FIG. 14 is a longitudinal cross-sectional view of the whisker bonding apparatus. It may depict either the cylindrical structure of FIG. 13 with a wire 21, or a more uniform electric field structure such as is shown in transverse cross section in FIG. 8, with a ribbon 71 replacing the wire 21. In either case, the ribbon or wire 21 is moved axially at a speed S as shown, through the region of electric field E. Three variables serve to control the rate and density of whisker deposit. These are the electric field E, the speed S, and the radial pressure P. The variable P serves to allow E not to be too large as this could pull bound whiskers 31 out of the soft shell 131, before the bound whiskers 31 are cemented in place by the overcoat 151 described in conjunction with FIG. 15. As explained in connection with FIG. 4, a large density (close separation) of whiskers (e. g. nanotubes) is desirable to increase the total emission current as long as the separation between whiskers d>10r. At separations (d) between whiskers closer than 10 tip radii (10r), there is an interference between the enhanced microscopic field of each whisker. For example, in the limit of contiguous whiskers of the same height, there would be no enhancement of the electric field.
The values of E, S, and P to produce optimum coverage of whiskers 31 on the wire 21 may be determined by observation of the wire surface with a scanning electron microscope. Or, the optimum coverage of whiskers 31 on the wire 21 may be determined by operating the wire 21 as a cathode and the filter 133 as an anode in the field emission mode. As long as the field emission current increases for a given applied voltage -Vw, the density of bound whiskers 31 has not exceeded the optimum value. When further coverage of bound whiskers 31 on the wire 21 starts to decrease the field emission current, the optimum has been slightly exceeded, and this is a good stopping point.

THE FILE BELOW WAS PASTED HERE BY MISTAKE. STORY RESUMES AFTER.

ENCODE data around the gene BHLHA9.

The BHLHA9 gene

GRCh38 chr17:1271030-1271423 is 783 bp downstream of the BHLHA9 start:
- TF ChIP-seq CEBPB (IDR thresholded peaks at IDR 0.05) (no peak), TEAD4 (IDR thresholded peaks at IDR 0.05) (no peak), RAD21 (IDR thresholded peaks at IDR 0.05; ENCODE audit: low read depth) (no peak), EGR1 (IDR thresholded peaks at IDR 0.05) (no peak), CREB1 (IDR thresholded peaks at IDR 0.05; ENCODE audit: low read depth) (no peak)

FIG. 15 is a transverse cross-sectional view of a completed cathodic structure 150 showing the wire 21, covered with bound whiskers 31 embedded in a soft shell 131. Both to increase electrical conductivity, and to increase bonding to the shell 131 (and hence the wire 21) a thin overcoat 151 is deposited over the bound whiskers 31 and shell 131. The material 151 is preferably of low work function as discussed in connection with FIGS. 5 and 12 to further increase the emission capability of the cathode 150. If necessary, a first overcoat 151 may be applied for strength, and a second overcoat 152 for low work function. When the bound whiskers 31 are nanotubes, the strong capillary action of the nanotubes will draw in the overcoat 151 to their interior, thus aiding in the bonding process. The first and second overcoats as described here, may be applied after generation of whiskers by any of the other processes.
While the invention has been described with reference to preferred and other embodiments, the descriptions are illustrative of the invention and are not to be construed as limiting the invention. Thus, various modifications and applications may occur to those skilled in the art without departing from the true spirit and scope of the invention as summarized by the appended claims.
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|U.S. Classification||315/169.1, 315/169.4, 445/60, 313/346.00R, 313/326|
|International Classification||H01J1/304, H01J9/02, H01J29/04|
|Cooperative Classification||H01J2201/317, H01J9/025, H01J2237/3146, H01J9/022, H01J29/04, H01J2329/00, H01J1/304|
|European Classification||H01J29/04, H01J9/02B, H01J1/304, H01J9/02B2|
|Feb 9, 1999||CC||Certificate of correction|
|Jan 2, 2002||REMI||Maintenance fee reminder mailed|
|Jun 10, 2002||LAPS||Lapse for failure to pay maintenance fees|
|Aug 6, 2002||FP||Expired due to failure to pay maintenance fee|
Effective date: 20020609